When was the last time you observed a healthy fox in Colorado?
I moved from the mid-west to Fort Collins, CO in 2011. I work and play in the outdoors so I tend to take notice when nature seems a bit “off.” No sooner had I settled into my new city that I began seeing foxes (Vulpes vulpes) scamper about neighborhoods and green spaces. But something about them just wasn’t right.
They were out in the open in the middle of the day.
They didn’t shy away at the first sign of people.
They looked absolutely dreadful; scrawny, dirty, scabby, tailless.
They were not the foxes I remember from back east. What I soon learned from my colleagues was that I had apparently moved to the Front Range during a major sarcoptic mange outbreak.
Natural systems have a process of checks and balances for populations. Populations generally fluctuate in regular cycles over periods of time. In some instances, a species population can seemingly grow exponentially until it reaches a certain carrying capacity1 and then rapidly decline. If you paid attention in middle or high school science, you’ll remember this as a “J-curve” pattern.
While there are many causal factors that must be taken into account for these declines, one factor that contributes significantly is disease. A species approaching carrying capacity is competing with itself for resources. As resources become scarce, the health of individuals may decline, which increases their susceptibility to disease. For the Front Range foxes, disease came in the form of sarcoptic mange, and to a lesser extent, rabies and West Nile.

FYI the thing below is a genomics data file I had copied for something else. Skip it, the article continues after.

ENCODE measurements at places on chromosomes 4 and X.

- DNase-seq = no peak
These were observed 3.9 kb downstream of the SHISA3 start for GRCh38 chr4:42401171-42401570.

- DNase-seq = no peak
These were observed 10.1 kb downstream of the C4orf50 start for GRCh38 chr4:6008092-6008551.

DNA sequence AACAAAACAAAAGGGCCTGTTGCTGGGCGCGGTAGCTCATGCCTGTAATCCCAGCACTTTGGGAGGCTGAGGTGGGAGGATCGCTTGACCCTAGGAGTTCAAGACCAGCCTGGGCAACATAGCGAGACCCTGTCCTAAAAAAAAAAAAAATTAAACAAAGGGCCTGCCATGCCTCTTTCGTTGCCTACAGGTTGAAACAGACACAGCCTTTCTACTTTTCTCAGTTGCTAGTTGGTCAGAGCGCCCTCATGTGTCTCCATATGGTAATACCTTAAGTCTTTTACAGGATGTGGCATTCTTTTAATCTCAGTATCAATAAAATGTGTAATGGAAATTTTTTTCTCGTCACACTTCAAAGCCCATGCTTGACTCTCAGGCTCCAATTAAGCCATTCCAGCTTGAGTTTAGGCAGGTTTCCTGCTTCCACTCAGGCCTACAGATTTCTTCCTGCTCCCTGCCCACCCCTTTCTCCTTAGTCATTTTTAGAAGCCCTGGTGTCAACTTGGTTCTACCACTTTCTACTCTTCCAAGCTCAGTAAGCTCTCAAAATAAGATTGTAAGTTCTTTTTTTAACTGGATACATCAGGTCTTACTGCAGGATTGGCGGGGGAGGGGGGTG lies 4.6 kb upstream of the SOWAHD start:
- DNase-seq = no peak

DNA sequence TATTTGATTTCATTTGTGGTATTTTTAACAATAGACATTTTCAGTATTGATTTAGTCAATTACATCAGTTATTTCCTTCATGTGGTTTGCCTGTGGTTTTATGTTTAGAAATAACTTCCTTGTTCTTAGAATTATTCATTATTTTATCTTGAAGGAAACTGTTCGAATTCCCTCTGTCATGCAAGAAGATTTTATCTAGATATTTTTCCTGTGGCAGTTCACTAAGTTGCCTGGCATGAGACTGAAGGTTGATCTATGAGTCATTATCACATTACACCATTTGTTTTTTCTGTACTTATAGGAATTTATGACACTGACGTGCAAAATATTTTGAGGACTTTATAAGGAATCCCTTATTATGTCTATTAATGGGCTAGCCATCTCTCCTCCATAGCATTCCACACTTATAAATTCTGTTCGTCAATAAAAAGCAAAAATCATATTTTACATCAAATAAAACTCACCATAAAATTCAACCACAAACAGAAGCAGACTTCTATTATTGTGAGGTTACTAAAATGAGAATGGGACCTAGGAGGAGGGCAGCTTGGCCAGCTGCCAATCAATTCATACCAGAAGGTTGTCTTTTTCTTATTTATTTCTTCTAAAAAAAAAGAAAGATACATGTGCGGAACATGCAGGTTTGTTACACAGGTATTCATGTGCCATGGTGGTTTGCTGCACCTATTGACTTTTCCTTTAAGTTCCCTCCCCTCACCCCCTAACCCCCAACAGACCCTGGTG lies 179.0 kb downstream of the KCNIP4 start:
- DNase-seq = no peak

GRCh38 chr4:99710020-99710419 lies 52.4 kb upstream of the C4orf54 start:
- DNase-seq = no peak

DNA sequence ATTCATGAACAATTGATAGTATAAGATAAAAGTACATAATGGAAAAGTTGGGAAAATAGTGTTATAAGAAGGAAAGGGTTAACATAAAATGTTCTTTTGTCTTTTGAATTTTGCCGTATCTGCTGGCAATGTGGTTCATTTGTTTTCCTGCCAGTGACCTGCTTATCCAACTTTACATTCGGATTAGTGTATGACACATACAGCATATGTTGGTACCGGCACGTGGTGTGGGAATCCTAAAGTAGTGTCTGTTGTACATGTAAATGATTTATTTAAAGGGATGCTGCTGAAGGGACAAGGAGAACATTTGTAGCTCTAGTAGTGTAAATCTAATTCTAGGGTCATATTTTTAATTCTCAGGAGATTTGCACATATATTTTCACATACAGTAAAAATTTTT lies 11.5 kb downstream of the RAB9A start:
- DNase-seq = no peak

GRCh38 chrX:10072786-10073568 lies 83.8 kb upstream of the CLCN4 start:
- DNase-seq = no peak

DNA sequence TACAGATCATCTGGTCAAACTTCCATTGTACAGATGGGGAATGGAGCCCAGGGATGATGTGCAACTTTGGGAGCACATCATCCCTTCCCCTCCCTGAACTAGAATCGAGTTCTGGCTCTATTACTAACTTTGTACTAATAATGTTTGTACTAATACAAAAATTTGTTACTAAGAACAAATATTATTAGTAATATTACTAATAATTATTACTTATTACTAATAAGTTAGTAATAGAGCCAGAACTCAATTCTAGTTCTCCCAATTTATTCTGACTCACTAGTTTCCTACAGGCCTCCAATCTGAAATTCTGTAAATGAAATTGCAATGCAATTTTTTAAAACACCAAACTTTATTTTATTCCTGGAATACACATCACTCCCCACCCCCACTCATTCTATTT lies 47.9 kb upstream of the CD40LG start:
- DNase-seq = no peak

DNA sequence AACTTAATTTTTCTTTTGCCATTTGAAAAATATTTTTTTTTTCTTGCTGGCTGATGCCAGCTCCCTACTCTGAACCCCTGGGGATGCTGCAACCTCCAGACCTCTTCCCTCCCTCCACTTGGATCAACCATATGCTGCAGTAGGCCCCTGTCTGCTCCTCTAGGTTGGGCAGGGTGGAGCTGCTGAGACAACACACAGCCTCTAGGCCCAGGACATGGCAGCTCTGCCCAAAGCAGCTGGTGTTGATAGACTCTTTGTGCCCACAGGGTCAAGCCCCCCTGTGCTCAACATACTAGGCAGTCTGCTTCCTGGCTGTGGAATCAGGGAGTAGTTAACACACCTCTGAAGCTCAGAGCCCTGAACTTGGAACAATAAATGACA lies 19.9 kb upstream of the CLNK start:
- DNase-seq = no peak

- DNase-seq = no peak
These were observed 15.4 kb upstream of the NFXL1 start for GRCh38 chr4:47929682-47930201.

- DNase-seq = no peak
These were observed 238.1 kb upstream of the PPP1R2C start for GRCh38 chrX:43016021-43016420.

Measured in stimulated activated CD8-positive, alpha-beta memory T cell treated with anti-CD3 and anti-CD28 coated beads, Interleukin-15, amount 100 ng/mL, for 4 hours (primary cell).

Sarcoptic mange is caused by burrowing mites in the Sarcoptidae family. The mites dig through the skin causing intense itching and inflammation. Foxes that have contracted these mites scratch and bite furiously causing skin damage and opening themselves up—very literally—to severe infection. Mange is highly contagious in mammals and can even be transmitted to humans through direct contact. In humans, sarcoptic mite infection is referred to as scabies…gross. Luckily, for humans and our domestic animal friends, there is treatment. Unfortunately for wildlife, nature must take its course.
As much as we complain about the sly fox breaking into our hen houses, these adorable little predators have an important role to play and sadly we never seem to appreciate that role until they’re gone. During the outbreak, the Front Range reported increased rodent populations such as rats (Rattus spp.) and rabbits (Sylvialgus spp.; Lepus spp.), as well as outbreaks of disease carried by rodents. Health departments across the state were reporting human cases of tularemia (rabbit fever), hantavirus, and plague. Without predators, like the fox, the rodent population was not controlled and their numbers skyrocketed exposing people to an elevated risk of disease transmission.
After this 2 to 3 year mange outbreak ended, I no longer observed foxes anywhere along the Front Range. In fact, it was the summer of 2016 before I saw my first healthy fox in Colorado. The fox was beautiful with a sleek red coat and fluffy white tipped tail. Over the next year, I observed multiple frolicking foxes and my face lit up with excitement each and every time. The once devastated fox population is rebounding! Watch your hens everyone!
Photo: Red fox observed in Fourmile Canyon, Boulder County. Photo courtesy of Michael Duran
1 The carrying capacity of a population represents the absolute maximum number of individuals in the population, based on the amount of the limiting resource available. An Introduction to Population Ecology – The Logistic Growth Equation. Brandon M. Hale and Maeve L. McCarthyLeave a comment